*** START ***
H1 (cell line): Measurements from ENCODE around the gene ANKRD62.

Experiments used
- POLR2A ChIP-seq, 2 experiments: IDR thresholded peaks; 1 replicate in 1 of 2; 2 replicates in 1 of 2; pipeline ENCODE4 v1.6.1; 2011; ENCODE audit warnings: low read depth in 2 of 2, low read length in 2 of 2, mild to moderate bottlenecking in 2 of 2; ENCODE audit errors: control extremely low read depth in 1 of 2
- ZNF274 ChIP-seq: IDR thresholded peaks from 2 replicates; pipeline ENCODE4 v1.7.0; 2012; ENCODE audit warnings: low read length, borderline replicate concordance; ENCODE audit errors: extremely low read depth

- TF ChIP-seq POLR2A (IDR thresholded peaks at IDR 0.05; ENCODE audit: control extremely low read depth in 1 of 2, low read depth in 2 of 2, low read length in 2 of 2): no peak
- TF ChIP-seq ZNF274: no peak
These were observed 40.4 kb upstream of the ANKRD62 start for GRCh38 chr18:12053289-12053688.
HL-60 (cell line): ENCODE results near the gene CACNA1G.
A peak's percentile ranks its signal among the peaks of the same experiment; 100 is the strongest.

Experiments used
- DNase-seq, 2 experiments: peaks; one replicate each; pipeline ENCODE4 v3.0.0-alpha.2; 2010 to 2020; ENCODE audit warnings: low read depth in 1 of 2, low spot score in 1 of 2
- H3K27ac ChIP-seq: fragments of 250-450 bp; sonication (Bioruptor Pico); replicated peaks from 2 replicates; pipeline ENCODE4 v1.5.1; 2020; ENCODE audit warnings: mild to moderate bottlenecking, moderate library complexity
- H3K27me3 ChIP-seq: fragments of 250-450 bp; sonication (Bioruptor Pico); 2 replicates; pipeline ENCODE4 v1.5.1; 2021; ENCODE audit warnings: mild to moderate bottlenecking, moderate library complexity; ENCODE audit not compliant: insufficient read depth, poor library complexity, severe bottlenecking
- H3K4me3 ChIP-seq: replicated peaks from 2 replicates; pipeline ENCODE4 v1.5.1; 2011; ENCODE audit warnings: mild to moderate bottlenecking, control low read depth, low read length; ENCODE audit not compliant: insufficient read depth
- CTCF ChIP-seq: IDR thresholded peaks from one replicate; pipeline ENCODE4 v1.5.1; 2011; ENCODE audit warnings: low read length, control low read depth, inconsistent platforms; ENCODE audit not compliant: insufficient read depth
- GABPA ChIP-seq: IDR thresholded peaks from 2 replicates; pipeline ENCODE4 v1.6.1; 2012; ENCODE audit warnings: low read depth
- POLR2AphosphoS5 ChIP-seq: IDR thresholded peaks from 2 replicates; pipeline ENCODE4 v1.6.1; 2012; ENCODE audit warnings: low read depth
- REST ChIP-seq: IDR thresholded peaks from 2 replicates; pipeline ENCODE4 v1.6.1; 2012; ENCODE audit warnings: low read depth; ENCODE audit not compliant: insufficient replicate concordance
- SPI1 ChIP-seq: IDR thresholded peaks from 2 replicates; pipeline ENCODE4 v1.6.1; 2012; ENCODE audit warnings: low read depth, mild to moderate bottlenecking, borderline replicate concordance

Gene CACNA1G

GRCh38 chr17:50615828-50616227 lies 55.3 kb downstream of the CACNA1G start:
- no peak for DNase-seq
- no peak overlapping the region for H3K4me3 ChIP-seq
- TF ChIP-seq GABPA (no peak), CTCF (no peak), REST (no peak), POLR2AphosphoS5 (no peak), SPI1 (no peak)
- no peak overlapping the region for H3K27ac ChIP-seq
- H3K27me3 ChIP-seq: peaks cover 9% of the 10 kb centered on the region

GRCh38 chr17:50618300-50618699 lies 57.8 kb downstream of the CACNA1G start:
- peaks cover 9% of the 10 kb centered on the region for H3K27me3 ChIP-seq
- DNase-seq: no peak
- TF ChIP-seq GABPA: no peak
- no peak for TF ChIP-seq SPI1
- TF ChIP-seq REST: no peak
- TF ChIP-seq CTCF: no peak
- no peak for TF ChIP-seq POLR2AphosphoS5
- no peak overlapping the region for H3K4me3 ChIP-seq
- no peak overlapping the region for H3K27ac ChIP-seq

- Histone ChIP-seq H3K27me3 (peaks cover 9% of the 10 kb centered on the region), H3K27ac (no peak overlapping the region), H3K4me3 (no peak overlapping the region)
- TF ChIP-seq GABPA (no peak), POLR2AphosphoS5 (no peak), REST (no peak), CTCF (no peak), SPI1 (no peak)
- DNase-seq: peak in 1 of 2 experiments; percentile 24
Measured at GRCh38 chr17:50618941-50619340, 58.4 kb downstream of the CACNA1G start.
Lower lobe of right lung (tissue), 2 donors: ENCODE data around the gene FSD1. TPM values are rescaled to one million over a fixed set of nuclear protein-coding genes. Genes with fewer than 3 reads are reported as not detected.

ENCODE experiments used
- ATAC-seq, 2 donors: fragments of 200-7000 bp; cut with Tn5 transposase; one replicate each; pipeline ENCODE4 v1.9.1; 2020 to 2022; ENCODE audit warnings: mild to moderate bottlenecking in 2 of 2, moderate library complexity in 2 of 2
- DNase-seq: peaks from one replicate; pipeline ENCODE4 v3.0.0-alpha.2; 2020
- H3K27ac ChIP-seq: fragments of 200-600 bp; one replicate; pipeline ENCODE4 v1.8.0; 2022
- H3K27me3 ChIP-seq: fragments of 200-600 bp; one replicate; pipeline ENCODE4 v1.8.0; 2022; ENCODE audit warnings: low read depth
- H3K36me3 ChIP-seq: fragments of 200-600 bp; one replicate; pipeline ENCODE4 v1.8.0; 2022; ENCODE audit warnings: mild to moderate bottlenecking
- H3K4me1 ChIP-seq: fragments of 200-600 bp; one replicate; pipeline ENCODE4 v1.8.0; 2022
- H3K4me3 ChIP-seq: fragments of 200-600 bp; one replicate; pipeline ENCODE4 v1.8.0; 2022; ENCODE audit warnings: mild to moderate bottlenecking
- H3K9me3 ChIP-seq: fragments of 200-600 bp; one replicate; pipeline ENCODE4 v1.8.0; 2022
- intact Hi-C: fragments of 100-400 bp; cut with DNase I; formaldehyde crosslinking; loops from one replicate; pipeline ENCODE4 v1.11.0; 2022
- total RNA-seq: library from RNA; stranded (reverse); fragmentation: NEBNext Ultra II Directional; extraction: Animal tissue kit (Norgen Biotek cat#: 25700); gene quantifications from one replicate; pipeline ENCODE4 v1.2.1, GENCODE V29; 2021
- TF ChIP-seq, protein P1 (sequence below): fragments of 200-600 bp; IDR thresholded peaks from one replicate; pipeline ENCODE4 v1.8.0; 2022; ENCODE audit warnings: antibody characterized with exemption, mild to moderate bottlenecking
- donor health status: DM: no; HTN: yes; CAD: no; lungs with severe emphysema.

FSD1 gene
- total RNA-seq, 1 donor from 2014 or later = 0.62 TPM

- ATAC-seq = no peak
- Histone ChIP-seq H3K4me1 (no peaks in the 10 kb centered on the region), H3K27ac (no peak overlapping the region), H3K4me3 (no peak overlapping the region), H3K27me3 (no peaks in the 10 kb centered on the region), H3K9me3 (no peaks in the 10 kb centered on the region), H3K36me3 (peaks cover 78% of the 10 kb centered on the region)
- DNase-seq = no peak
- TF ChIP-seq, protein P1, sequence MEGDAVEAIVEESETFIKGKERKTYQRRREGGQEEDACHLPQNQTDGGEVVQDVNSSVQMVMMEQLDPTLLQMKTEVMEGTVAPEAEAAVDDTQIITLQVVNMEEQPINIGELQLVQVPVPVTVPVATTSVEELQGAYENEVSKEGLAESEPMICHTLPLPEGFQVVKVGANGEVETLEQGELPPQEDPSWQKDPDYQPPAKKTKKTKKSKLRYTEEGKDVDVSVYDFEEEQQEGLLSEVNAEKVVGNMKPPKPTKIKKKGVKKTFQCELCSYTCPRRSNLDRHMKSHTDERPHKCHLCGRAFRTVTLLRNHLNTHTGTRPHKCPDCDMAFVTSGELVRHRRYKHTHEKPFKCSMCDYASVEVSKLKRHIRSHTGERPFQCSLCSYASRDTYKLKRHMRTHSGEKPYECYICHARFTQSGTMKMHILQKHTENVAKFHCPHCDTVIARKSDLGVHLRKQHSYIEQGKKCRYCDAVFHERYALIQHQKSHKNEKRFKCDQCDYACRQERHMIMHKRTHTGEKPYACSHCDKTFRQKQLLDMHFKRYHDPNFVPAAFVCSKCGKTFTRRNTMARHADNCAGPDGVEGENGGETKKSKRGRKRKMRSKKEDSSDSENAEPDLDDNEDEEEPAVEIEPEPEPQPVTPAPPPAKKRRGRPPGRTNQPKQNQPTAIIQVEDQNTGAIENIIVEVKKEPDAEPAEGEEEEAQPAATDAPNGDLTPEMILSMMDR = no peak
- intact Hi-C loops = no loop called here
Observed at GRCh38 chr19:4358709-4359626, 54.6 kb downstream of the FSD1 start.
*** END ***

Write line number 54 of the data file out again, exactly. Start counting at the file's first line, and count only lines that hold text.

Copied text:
- donor health status: DM: no; HTN: yes; CAD: no; lungs with severe emphysema.